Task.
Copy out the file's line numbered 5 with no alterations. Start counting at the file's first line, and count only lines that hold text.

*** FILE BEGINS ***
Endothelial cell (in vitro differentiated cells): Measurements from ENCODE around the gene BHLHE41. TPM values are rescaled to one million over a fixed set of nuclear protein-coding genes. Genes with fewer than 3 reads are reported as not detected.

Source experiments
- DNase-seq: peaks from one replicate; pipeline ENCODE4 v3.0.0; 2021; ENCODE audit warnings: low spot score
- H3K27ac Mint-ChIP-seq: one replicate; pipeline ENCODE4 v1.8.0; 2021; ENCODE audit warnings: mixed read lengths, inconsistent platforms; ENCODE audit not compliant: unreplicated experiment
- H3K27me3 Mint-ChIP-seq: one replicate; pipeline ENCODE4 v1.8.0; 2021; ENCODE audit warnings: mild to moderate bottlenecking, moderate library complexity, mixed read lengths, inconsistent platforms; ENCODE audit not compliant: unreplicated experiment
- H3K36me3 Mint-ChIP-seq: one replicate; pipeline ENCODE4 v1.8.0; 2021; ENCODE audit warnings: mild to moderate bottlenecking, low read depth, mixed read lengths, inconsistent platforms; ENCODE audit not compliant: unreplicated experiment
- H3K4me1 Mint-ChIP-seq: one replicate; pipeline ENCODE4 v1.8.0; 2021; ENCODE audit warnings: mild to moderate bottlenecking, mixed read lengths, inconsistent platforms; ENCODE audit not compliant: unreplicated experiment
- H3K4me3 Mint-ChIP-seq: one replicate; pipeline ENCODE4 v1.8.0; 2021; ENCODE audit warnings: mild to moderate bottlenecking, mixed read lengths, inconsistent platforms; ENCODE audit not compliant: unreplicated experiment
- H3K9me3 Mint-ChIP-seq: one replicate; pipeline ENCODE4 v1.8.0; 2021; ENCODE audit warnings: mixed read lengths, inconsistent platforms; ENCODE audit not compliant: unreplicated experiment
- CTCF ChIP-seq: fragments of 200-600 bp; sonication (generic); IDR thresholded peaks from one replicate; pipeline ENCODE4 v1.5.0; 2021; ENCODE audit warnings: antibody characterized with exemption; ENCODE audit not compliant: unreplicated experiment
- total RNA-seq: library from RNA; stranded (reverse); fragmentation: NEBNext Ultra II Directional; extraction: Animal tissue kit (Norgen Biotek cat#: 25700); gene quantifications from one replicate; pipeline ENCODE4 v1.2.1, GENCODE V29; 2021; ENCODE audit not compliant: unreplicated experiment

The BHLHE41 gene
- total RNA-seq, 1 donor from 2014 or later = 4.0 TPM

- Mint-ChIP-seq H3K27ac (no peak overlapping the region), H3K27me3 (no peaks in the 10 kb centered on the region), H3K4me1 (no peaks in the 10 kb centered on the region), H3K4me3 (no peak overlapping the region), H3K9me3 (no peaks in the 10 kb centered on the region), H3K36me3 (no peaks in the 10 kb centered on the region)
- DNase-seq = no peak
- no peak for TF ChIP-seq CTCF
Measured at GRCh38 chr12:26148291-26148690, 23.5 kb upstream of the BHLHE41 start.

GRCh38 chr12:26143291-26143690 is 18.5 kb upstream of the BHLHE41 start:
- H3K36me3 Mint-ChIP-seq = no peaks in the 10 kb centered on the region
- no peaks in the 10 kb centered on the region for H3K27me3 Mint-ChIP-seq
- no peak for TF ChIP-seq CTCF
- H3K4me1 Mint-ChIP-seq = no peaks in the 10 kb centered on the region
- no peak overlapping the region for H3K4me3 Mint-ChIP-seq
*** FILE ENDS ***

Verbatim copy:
- H3K27me3 Mint-ChIP-seq: one replicate; pipeline ENCODE4 v1.8.0; 2021; ENCODE audit warnings: mild to moderate bottlenecking, moderate library complexity, mixed read lengths, inconsistent platforms; ENCODE audit not compliant: unreplicated experiment